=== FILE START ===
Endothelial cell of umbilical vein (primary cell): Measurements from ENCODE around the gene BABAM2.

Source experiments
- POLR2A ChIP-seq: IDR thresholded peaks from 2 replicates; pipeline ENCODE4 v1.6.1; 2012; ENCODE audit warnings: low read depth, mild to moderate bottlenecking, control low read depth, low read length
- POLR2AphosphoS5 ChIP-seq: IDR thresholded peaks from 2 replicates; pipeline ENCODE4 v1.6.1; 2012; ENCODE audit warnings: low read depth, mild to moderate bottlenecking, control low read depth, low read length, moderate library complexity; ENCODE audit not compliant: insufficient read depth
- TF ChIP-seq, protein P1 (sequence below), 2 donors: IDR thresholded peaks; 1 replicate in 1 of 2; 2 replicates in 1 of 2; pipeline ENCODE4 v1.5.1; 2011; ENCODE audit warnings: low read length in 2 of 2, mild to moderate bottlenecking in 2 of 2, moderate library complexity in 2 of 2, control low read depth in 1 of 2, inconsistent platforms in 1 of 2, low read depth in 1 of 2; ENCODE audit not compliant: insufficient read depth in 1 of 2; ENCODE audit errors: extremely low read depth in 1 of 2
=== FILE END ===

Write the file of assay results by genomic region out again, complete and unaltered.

Endothelial cell of umbilical vein (primary cell): Measurements from ENCODE around the gene BABAM2.

Source experiments
- POLR2A ChIP-seq: IDR thresholded peaks from 2 replicates; pipeline ENCODE4 v1.6.1; 2012; ENCODE audit warnings: low read depth, mild to moderate bottlenecking, control low read depth, low read length
- POLR2AphosphoS5 ChIP-seq: IDR thresholded peaks from 2 replicates; pipeline ENCODE4 v1.6.1; 2012; ENCODE audit warnings: low read depth, mild to moderate bottlenecking, control low read depth, low read length, moderate library complexity; ENCODE audit not compliant: insufficient read depth
- TF ChIP-seq, protein P1 (sequence below), 2 donors: IDR thresholded peaks; 1 replicate in 1 of 2; 2 replicates in 1 of 2; pipeline ENCODE4 v1.5.1; 2011; ENCODE audit warnings: low read length in 2 of 2, mild to moderate bottlenecking in 2 of 2, moderate library complexity in 2 of 2, control low read depth in 1 of 2, inconsistent platforms in 1 of 2, low read depth in 1 of 2; ENCODE audit not compliant: insufficient read depth in 1 of 2; ENCODE audit errors: extremely low read depth in 1 of 2